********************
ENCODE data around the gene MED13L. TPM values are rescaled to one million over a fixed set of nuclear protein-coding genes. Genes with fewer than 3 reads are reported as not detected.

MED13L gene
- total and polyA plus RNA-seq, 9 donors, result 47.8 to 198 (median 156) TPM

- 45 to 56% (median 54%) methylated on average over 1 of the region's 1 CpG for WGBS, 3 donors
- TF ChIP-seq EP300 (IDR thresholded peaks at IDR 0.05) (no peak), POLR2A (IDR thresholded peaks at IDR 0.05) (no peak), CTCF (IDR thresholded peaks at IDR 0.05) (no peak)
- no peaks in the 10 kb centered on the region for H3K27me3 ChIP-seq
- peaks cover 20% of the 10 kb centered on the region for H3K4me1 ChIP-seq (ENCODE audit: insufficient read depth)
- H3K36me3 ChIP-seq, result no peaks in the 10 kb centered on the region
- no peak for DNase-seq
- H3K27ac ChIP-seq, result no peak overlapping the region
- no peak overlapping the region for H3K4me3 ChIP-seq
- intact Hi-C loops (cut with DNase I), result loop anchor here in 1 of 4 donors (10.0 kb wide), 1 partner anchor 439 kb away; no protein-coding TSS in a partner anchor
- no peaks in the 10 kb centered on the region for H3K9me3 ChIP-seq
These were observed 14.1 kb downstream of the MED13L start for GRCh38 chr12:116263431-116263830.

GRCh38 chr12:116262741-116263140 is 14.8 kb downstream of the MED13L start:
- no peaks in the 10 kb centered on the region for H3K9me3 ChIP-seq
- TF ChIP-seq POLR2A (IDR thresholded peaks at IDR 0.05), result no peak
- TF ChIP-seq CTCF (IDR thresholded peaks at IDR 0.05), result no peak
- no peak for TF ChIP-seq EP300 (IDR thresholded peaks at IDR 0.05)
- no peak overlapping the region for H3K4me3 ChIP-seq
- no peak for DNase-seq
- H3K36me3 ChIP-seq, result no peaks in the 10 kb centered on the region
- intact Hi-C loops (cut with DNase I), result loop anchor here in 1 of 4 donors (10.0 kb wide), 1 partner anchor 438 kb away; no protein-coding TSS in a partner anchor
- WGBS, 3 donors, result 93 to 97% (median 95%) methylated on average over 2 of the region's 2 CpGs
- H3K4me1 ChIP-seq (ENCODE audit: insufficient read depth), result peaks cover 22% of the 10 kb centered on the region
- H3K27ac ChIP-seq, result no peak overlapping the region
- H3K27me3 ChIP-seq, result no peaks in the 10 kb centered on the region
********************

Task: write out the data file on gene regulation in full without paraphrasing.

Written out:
ENCODE data around the gene MED13L. TPM values are rescaled to one million over a fixed set of nuclear protein-coding genes. Genes with fewer than 3 reads are reported as not detected.

MED13L gene
- total and polyA plus RNA-seq, 9 donors, result 47.8 to 198 (median 156) TPM

- 45 to 56% (median 54%) methylated on average over 1 of the region's 1 CpG for WGBS, 3 donors
- TF ChIP-seq EP300 (IDR thresholded peaks at IDR 0.05) (no peak), POLR2A (IDR thresholded peaks at IDR 0.05) (no peak), CTCF (IDR thresholded peaks at IDR 0.05) (no peak)
- no peaks in the 10 kb centered on the region for H3K27me3 ChIP-seq
- peaks cover 20% of the 10 kb centered on the region for H3K4me1 ChIP-seq (ENCODE audit: insufficient read depth)
- H3K36me3 ChIP-seq, result no peaks in the 10 kb centered on the region
- no peak for DNase-seq
- H3K27ac ChIP-seq, result no peak overlapping the region
- no peak overlapping the region for H3K4me3 ChIP-seq
- intact Hi-C loops (cut with DNase I), result loop anchor here in 1 of 4 donors (10.0 kb wide), 1 partner anchor 439 kb away; no protein-coding TSS in a partner anchor
- no peaks in the 10 kb centered on the region for H3K9me3 ChIP-seq
These were observed 14.1 kb downstream of the MED13L start for GRCh38 chr12:116263431-116263830.

GRCh38 chr12:116262741-116263140 is 14.8 kb downstream of the MED13L start:
- no peaks in the 10 kb centered on the region for H3K9me3 ChIP-seq
- TF ChIP-seq POLR2A (IDR thresholded peaks at IDR 0.05), result no peak
- TF ChIP-seq CTCF (IDR thresholded peaks at IDR 0.05), result no peak
- no peak for TF ChIP-seq EP300 (IDR thresholded peaks at IDR 0.05)
- no peak overlapping the region for H3K4me3 ChIP-seq
- no peak for DNase-seq
- H3K36me3 ChIP-seq, result no peaks in the 10 kb centered on the region
- intact Hi-C loops (cut with DNase I), result loop anchor here in 1 of 4 donors (10.0 kb wide), 1 partner anchor 438 kb away; no protein-coding TSS in a partner anchor
- WGBS, 3 donors, result 93 to 97% (median 95%) methylated on average over 2 of the region's 2 CpGs
- H3K4me1 ChIP-seq (ENCODE audit: insufficient read depth), result peaks cover 22% of the 10 kb centered on the region
- H3K27ac ChIP-seq, result no peak overlapping the region
- H3K27me3 ChIP-seq, result no peaks in the 10 kb centered on the region